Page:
Wide-ranging interests indeed! Perhaps the collection should have been called Lives, Letters, and Scandal.
Most famous stage actors tactfully fade away. Who today is interested in Katharine Cornell, that First Lady of the American Theater? Or that other First Lady, Helen Hayes? Or that First among Firsts, Ethel Barrymore? (Well, yes, she was the great-aunt of Drew.) Of the theatrical greats of their day, only Tallulah Bankhead, who died in 1968, has not gone gentle into oblivion. Since her death, there have been seven biographies, the latest, Tallulah! The Life and Times of a Leading Lady, by Joel Lobenthal, published only recently. And her own book, Tallulah , the number-five nonfiction bestseller of 1952 (number one was the Revised Standard Version of the Bible; Whittaker Chambers’s Witness was number nine), is recently back in print.
Not many people remember Tallulah’s stage performances, and not many more see her few movies, yet here she is again, hectoring, demanding attention, catastrophically self-destructive; a star more than an actress, a personality more than a star, a celebrity before the phenomenon of celebrity had been identified. How appropriate that her final public appearance was on The Tonight Show (where she chatted with Paul McCartney and John Lennon). And what a complicated professional trajectory that suggests, given that her first real success—in London in 1923, forty years before the Beatles—was opposite Sir Gerald du Maurier, then the British theater’s leading matinee idol. (“Daddy,” his daughter Daphne exclaimed, the first time she encountered Tallulah, “that’s the most beautiful girl I’ve ever seen in my life.”)
Tallulah, with her signature “dah-ling”s and her notorious peccadilloes and her endlessly caricaturized baritonal gurgle of a voice—a voice that the actor-writer Emlyn Williams said was “steeped as deep in sex as the human voice can go without drowning”—would be easy to dismiss as a joke if she hadn’t also been a woman of outsize capacities. As it is, the story of her messy life reaches beyond gossip and approaches tragedy.
Tragedy, in fact, struck at the beginning. Her twenty-one-year-old mother—“the most beautiful thing that ever lived”—died of complications following Tallulah’s birth, leaving her father, Will, so grief-stricken that he collapsed into a pattern of alcoholism, self-pity, and absence which lasted for years. The Bankheads of Alabama weren’t rich, but they were aristocracy—Will Bankhead’s father and brother were both United States senators—and the motherless Tallulah and her sister, Eugenia, were reared by their grandparents and aunts with strict guidelines (which they ignored) and a strong sense of privilege (which they indulged). Once Will pulled himself together, he went on to become a successful politician, ending as a much-admired Speaker of the House under Roosevelt. Tallulah, in turn, was a lifelong passionate Democrat, and took credit—some of it deserved—for helping elect both Truman and Kennedy.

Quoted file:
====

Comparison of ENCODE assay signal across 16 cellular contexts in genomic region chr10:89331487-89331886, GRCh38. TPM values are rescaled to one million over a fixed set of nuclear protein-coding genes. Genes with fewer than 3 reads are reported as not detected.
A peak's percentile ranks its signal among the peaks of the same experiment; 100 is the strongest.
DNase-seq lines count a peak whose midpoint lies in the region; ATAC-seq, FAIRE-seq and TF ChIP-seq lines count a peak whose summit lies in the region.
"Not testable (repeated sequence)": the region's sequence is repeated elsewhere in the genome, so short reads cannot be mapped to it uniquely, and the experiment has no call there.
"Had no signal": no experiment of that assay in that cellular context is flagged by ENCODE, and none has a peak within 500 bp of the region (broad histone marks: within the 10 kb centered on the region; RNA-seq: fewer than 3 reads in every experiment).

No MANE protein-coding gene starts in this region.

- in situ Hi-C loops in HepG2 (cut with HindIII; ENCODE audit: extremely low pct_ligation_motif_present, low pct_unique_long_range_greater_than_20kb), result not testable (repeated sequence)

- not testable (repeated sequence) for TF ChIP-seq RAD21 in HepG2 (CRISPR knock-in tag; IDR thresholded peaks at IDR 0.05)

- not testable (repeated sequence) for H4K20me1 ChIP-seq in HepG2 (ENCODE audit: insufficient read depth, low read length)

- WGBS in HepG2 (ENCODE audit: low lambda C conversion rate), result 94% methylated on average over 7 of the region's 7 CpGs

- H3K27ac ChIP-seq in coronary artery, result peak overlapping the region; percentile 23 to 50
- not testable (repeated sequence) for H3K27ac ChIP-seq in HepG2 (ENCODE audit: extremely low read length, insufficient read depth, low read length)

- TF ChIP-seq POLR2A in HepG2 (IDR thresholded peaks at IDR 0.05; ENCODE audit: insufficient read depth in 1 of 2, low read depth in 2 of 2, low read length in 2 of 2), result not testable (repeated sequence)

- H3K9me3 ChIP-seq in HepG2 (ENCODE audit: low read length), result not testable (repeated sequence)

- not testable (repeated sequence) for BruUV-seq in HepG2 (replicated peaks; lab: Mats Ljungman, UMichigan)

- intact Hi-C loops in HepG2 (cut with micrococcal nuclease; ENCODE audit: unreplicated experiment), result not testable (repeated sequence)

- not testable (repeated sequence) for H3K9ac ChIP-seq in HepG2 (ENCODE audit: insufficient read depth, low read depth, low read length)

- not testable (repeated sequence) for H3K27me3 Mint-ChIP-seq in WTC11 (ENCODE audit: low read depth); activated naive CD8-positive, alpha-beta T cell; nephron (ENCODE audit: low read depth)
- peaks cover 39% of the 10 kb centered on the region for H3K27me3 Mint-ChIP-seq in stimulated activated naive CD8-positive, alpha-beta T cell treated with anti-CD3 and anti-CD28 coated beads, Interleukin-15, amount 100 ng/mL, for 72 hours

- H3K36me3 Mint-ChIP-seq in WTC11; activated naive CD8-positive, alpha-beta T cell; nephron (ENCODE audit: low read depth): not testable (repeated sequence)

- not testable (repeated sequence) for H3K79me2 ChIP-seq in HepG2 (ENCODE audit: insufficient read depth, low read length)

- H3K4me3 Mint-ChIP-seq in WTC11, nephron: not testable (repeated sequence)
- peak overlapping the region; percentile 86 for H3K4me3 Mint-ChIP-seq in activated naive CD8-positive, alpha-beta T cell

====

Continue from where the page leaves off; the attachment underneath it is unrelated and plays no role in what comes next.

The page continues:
Politics was not the only passion that Tallulah inherited from her father—as a very young man, he had gone to Boston to try his luck as an actor. (He was hauled back home by a no-nonsense letter from his mother.) Even as a little girl, Tallulah was crazy to perform, and frequently when Will, somewhat the worse for drink, drifted home with his pals, he would lift her up onto the dining-room table and have her entertain the boys with risqué songs. She reveled in it. A plump child with startlingly gold hair, Tallulah was an exhibitionist from the beginning.
Another side of her dramatic temperament expressed itself in wild tantrums when she didn’t get her way. (“To deny me anything only inflames my desire.”) She would throw herself down, beat the floor, grow purple in the face, scream bloody murder. Her sister would hide in the closet, but her commonsensical grandmother would simply fling a bucket of water in her face.
There were attempts at conventional education for the Bankhead girls. Eugenia, however, eloped in her debutante year with a boy she had met that day. As for Tallulah, at fifteen she convinced her family that she was born to be an actress, and her senatorial grandfather staked her to an assault on Broadway. Chaperoned by her Aunt Louise, she found herself living at the Algonquin Hotel in its early palmy days, and there she encountered the greats of the theatrical profession, including John Barrymore, who, true to form, tried to seduce her in his dressing room. She had no schooling as an actress and she lacked discipline, but she had vivid charm and looks, and she was absolutely determined to prevail. “I was consumed by a fever to be famous, even infamous,” she wrote.